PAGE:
As you may already be aware, the new Trusts Act 2019 has been passed and will come into force from 30th January 2021. This new Act has modernised existing trust law and includes some fundamental changes. Moreover, there are key elements of the new Act that require specific attention of all trustees as the Act regulates trustee duties and increases the transparency of the trust and its activity. This article summarises these changes below.
What does this mean for your Trust?
Trusts are still an important part of estate planning and can be an appropriate way to reduce the business risk to your assets. The new Act has clarified and simplified some aspects of Trust law, and the Act now contains a number of administrative rules that are applicable to all “express” trusts. Express trusts include all discretionary family trusts which are prevalent in New Zealand. Therefore, it is prudent to consider the effects of the Act as the new requirements will increase the time and costs associated with managing the trust, including the significant new rules that requires certain trust information to be disclosed to beneficiaries.
The new Act contains both mandatory and default trustee duties. The mandatory duties cannot be excluded or modified by the trust deed and impose on all trustees the following duties:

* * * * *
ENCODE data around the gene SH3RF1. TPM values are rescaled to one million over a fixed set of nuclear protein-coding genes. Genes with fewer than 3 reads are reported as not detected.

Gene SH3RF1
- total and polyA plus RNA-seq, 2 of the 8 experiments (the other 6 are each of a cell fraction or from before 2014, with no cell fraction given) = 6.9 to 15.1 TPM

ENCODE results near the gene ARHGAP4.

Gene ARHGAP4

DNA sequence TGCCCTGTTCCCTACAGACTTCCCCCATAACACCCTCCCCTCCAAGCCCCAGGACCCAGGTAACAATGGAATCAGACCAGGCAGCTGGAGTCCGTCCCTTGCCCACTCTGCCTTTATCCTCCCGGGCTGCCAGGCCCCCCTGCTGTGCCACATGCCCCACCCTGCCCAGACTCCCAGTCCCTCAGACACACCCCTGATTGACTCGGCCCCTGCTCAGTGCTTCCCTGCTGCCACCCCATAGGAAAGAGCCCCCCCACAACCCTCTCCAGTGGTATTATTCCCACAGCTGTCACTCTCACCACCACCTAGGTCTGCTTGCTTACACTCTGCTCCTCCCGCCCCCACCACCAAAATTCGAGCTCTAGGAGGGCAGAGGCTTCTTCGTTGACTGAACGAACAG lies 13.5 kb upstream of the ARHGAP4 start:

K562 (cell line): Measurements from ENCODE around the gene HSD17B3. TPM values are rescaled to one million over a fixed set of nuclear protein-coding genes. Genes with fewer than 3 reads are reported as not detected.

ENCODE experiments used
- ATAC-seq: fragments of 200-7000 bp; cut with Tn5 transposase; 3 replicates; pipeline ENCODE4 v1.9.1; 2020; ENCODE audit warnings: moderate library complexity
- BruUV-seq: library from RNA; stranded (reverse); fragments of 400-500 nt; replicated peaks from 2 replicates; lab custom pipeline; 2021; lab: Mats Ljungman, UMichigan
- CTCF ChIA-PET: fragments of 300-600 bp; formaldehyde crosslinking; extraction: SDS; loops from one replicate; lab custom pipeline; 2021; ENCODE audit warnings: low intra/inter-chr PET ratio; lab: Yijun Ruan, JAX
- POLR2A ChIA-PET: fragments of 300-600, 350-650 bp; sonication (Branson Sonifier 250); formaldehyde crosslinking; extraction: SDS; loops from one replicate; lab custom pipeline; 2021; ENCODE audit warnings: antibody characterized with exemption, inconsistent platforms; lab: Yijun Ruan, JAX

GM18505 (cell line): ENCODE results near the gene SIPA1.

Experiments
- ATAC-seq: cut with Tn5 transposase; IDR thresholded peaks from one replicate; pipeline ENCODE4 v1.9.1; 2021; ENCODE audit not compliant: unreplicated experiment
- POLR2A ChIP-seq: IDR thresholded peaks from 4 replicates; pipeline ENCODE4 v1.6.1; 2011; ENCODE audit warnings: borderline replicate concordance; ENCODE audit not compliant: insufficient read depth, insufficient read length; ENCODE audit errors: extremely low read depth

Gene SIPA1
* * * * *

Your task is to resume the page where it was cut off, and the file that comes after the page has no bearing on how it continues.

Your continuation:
- a duty to know the terms of the trust;
- a duty to act in accordance with those terms;
- a duty to act honestly and in good faith;
- a duty to act for the benefit of beneficiaries; and
- a duty to exercise the trustee’s powers for proper purposes.
The default duties will apply to all trusts unless the default duties are expressly excluded or modified by the trust deed. The default trustee duties include the following:
- a general duty of care;
- a duty to invest prudently;
- a duty not to exercise power for a trustee’s own benefit;
- a duty to consider the exercise of power;
- a duty not to bind or commit trustees to future exercise of discretion;
- a duty to avoid a conflict of interest;
- a duty of impartiality;
- a duty not to profit;
- a duty to act for no reward; and
- a duty to act unanimously.
How these changes affect you
A significant change is the mandatory disclosure regime. Under the disclosure regime, beneficiaries must be told that they are a beneficiary of a trust, the name and contact details of the trustees, when the trustees are appointed, removed or retired, and that they can ask for a copy of the Trust Deed or trust information. Under the new rules, trustees must also regularly consider whether they should be making this information available (e.g. when a beneficiary turns 18 years old).
This information can only be withheld from beneficiaries in exceptional circumstances. It is not intended to be a way to challenge Trustee decision-making; rather, it is intended to indicate how the Trust is operating. Nevertheless, this information must be disclosed to a beneficiary who has the potential to hold the trustees to account. The purpose of the disclosure regime is to ensure transparency and accountability of trustees.